Gov. Brown will commute all remaining death sentences to life in prison

SALEM, Ore. (KGW) — Outgoing Oregon Gov. Kate Brown will grant clemency to all of the state’s current death row inmates before she leaves office, commuting their sentences to life in prison without the possibility of parole.

The clemency order takes effect Wednesday and will apply to all 17 people currently on Oregon’s death row, according to the governor’s office, and will leave the state without anyone facing execution.

“Number one, it is immoral. Justice is not served by the state taking a life,” Brown said in an interview with KGW. “Secondly, its impact is inequitable depending upon where you live in the state and in this country. And third, it doesn’t make sense – it doesn’t prevent violent crime and it costs taxpayers thousands, millions of dollars.”

Although the death penalty is legal in Oregon, the state has not executed anyone since 1997, and throughout her seven years as governor, Brown has continued a moratorium on executions that her predecessor put in place.

Former Gov. John Kitzhaber announced the moratorium policy in 2011 when he stepped in to block the execution of convicted murderer Gary Haugen and stated that he would do the same for any other executions moving forward.

In a press conference at the time, Kitzhaber said the death penalty was morally wrong and that he regretted having allowed two executions in 1996 and 1997 during his prior term as governor – the only executions that the state has carried out in the past 50 years.

Oregon’s death penalty was further curtailed in 2019 when Brown signed Senate Bill 1013 into law, which substantially shortened the list of crimes that could qualify as aggravated murder, the only crime for which prosecutors can seek the death penalty. Brown said in a statement that her commutation order is “consistent with the near abolition of the death penalty” achieved under SB 1013.

SB 1013 wasn’t intended to be retroactive, but it prompted the Oregon Supreme Court to strike down an inmate’s death sentence last year, arguing that the passage of the law altered the “prevailing social standards” for capital punishment in the state. Experts predicted that the court ruling could prompt the state’s other death sentences to be overturned.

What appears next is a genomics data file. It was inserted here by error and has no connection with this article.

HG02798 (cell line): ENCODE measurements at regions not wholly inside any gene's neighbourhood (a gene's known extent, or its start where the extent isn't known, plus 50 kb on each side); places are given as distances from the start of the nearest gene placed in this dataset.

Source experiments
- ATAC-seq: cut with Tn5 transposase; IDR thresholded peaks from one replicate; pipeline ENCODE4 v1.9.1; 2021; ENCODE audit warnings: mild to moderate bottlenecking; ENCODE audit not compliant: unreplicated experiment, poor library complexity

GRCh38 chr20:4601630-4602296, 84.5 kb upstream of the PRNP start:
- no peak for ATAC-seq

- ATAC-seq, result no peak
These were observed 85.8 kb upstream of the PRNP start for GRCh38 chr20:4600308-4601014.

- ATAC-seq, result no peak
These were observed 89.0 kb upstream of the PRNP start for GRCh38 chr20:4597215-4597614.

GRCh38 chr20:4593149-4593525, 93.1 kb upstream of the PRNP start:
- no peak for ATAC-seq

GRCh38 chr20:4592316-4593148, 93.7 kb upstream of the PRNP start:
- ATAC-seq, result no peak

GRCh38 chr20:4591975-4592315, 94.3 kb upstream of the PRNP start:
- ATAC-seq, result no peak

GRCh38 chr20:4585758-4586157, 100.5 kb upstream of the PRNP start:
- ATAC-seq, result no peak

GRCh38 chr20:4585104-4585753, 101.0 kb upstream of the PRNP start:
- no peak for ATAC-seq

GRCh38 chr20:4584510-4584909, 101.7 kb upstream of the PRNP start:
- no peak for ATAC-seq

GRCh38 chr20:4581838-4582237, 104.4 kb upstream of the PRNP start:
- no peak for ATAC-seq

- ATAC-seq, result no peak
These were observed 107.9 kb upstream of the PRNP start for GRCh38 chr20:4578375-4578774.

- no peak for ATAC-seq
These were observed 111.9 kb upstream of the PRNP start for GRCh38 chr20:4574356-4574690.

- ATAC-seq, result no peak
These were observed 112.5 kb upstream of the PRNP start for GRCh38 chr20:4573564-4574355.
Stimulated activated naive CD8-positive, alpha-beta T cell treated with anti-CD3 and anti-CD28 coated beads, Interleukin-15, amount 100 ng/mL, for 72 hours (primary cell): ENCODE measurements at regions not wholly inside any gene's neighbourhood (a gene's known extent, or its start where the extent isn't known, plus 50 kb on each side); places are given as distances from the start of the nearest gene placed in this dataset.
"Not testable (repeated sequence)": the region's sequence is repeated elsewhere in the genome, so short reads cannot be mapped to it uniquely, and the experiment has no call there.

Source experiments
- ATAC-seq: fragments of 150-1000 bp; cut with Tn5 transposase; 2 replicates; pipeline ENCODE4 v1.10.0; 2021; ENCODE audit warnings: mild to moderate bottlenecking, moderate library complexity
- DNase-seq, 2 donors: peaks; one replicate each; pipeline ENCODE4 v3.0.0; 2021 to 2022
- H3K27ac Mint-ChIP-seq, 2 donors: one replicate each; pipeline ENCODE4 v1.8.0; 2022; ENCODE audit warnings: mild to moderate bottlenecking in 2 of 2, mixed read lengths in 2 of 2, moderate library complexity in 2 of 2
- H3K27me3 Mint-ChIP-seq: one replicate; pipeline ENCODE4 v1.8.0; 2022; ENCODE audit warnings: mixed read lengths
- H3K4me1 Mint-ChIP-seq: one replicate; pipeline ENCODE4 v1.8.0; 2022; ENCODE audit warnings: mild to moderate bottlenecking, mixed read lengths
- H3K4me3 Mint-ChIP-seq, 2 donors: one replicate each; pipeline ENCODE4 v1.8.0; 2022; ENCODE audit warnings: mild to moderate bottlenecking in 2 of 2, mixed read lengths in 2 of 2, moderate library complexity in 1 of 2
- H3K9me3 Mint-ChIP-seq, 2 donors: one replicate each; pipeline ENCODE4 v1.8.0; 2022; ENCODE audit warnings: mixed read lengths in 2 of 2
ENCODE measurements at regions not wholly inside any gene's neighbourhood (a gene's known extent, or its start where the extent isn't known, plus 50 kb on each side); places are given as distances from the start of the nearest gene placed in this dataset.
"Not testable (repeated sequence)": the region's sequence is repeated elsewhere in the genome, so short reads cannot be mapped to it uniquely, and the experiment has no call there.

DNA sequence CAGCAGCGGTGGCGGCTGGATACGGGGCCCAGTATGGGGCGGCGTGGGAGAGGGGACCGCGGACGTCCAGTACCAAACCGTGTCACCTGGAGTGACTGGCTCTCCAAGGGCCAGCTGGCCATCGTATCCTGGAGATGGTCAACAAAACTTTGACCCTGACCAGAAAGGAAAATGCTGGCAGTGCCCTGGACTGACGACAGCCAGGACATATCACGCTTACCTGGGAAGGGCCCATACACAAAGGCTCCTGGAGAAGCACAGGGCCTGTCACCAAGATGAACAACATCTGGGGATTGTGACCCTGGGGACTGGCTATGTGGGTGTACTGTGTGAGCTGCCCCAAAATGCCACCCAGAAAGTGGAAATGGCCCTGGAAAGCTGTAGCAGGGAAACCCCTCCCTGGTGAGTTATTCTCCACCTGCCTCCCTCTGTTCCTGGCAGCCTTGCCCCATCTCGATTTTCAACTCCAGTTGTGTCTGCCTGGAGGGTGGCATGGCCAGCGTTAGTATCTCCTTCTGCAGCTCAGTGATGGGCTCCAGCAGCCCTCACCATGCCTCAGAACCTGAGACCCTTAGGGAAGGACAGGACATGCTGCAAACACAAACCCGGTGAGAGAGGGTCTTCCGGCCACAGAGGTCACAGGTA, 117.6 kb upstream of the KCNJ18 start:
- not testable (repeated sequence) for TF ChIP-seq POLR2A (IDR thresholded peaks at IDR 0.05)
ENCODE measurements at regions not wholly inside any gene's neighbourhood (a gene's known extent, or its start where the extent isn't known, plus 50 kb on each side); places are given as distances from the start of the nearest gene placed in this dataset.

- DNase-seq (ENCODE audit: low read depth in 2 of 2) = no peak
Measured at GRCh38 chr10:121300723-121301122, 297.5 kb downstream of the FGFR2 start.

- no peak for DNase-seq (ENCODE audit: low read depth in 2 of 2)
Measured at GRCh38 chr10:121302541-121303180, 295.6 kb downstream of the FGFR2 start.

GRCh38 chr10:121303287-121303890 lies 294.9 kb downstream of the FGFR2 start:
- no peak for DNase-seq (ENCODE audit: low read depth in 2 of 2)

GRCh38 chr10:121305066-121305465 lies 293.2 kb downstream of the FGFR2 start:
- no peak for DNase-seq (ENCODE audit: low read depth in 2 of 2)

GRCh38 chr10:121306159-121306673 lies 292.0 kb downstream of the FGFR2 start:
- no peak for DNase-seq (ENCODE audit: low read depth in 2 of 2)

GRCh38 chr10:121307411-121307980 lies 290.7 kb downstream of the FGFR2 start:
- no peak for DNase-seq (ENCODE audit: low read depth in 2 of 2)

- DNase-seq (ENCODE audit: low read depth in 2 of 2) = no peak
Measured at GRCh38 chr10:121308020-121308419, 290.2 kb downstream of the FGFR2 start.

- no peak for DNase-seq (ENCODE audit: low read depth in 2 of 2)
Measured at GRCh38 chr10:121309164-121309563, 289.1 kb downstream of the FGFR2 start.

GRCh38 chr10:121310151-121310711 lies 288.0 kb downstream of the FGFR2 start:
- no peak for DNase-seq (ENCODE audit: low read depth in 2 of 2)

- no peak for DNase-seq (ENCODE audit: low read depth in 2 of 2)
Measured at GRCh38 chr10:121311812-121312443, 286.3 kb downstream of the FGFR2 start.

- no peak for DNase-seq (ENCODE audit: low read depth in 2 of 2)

Brown’s commutation means that none of Oregon’s current death row inmates could be executed even if a future governor were to end the moratorium, which is itself an unlikely scenario for the time being –  Governor-elect Tina Kotek has stated that she will keep it in place, according to OPB and The Oregonian.

Brown has granted several high-profile commutations in the past – some of which have drawn intense criticism – but she drew a distinction regarding the death penalty clemency, declaring that her prior commutations were granted to individuals who demonstrated “extraordinary growth and rehabilitation,” but that this week’s order is purely in recognition that “the death penalty is immoral.”

The governor’s office released a list of the 17 individuals whose death sentences are being commuted to life in prison:

  • Jesse Caleb Compton
  • Clinton Wendess Cunningham
  • Randy Lee Guzek
  • Gary Dwayne Haugen
  • Michael James Hayward
  • Robert Paul Langley Jr.
  • Christian Michael Longo
  • Ernest Noland Lotches
  • Michael Martin McDonnell
  • Marco Antonio Montez
  • Horacio Alberto Reyes-Camarena
  • Ricardo Pineda Serrano
  • Matthew Dwight Thompson
  • Bruce Aldon Turnidge
  • Joshua Abraham Turnidge
  • Mike Spenser Washington Jr.
  • Tara Ellyssia Zyst (aka Karl Terry)

Capital punishment in Oregon

Oregon’s death penalty history is complicated, with several rounds of back-and-forth on the issue. Oregonians have voted twice to ban the practice and twice to reinstate it, most recently in 1984.

The state’s constitution didn’t originally include the death penalty, according to a summary on the Oregon Department of Corrections website, but it was adopted by statute in 1864. Oregon voters repealed it via constitutional amendment in 1914, then reinstated with a new amendment in 1920.

Voters again repealed the death penalty in 1964, then re-approved it in 1978, albeit by statute rather than constitutional amendment. The Oregon Supreme Court struck down the statute in 1981, but voters approved a new constitutional amendment to reinstate the death penalty in 1984.

Oregon has executed a total of 60 people since 1904, when executions began being carried out at the Oregon State Penitentiary rather than by county sheriffs, according to the Department of Corrections website.

The DOC listed 19 inmates with death sentences as of October 2021. At the time, the average amount of time spent on death row among those inmates was 19.6 years.

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